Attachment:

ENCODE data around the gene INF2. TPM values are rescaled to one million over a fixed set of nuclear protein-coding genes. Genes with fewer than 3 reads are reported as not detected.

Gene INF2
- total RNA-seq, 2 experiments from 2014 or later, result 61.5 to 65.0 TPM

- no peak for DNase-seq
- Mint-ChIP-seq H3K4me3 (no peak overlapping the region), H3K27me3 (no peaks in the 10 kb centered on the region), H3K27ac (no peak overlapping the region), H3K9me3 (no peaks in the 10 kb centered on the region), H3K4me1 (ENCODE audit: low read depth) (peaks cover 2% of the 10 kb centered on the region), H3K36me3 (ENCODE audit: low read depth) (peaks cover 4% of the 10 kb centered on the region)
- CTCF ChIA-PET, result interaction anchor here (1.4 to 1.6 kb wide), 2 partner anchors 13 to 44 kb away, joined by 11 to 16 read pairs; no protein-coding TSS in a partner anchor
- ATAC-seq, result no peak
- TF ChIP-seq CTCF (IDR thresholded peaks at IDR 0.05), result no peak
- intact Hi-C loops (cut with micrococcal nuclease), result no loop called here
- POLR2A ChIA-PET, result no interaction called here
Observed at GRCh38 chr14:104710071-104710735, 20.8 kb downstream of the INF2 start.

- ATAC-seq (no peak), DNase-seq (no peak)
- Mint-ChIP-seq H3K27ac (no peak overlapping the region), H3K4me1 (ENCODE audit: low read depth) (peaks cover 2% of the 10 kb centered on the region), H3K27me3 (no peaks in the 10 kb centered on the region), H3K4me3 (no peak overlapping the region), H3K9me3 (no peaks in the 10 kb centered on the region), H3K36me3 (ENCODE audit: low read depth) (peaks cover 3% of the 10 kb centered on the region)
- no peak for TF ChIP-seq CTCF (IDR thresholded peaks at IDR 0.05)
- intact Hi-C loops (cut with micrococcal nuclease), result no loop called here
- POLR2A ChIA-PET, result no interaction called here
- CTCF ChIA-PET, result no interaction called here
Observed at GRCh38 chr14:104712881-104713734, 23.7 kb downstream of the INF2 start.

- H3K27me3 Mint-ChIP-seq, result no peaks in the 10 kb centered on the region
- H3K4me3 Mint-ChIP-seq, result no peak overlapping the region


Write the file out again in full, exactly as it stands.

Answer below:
ENCODE data around the gene INF2. TPM values are rescaled to one million over a fixed set of nuclear protein-coding genes. Genes with fewer than 3 reads are reported as not detected.

Gene INF2
- total RNA-seq, 2 experiments from 2014 or later, result 61.5 to 65.0 TPM

- no peak for DNase-seq
- Mint-ChIP-seq H3K4me3 (no peak overlapping the region), H3K27me3 (no peaks in the 10 kb centered on the region), H3K27ac (no peak overlapping the region), H3K9me3 (no peaks in the 10 kb centered on the region), H3K4me1 (ENCODE audit: low read depth) (peaks cover 2% of the 10 kb centered on the region), H3K36me3 (ENCODE audit: low read depth) (peaks cover 4% of the 10 kb centered on the region)
- CTCF ChIA-PET, result interaction anchor here (1.4 to 1.6 kb wide), 2 partner anchors 13 to 44 kb away, joined by 11 to 16 read pairs; no protein-coding TSS in a partner anchor
- ATAC-seq, result no peak
- TF ChIP-seq CTCF (IDR thresholded peaks at IDR 0.05), result no peak
- intact Hi-C loops (cut with micrococcal nuclease), result no loop called here
- POLR2A ChIA-PET, result no interaction called here
Observed at GRCh38 chr14:104710071-104710735, 20.8 kb downstream of the INF2 start.

- ATAC-seq (no peak), DNase-seq (no peak)
- Mint-ChIP-seq H3K27ac (no peak overlapping the region), H3K4me1 (ENCODE audit: low read depth) (peaks cover 2% of the 10 kb centered on the region), H3K27me3 (no peaks in the 10 kb centered on the region), H3K4me3 (no peak overlapping the region), H3K9me3 (no peaks in the 10 kb centered on the region), H3K36me3 (ENCODE audit: low read depth) (peaks cover 3% of the 10 kb centered on the region)
- no peak for TF ChIP-seq CTCF (IDR thresholded peaks at IDR 0.05)
- intact Hi-C loops (cut with micrococcal nuclease), result no loop called here
- POLR2A ChIA-PET, result no interaction called here
- CTCF ChIA-PET, result no interaction called here
Observed at GRCh38 chr14:104712881-104713734, 23.7 kb downstream of the INF2 start.

- H3K27me3 Mint-ChIP-seq, result no peaks in the 10 kb centered on the region
- H3K4me3 Mint-ChIP-seq, result no peak overlapping the region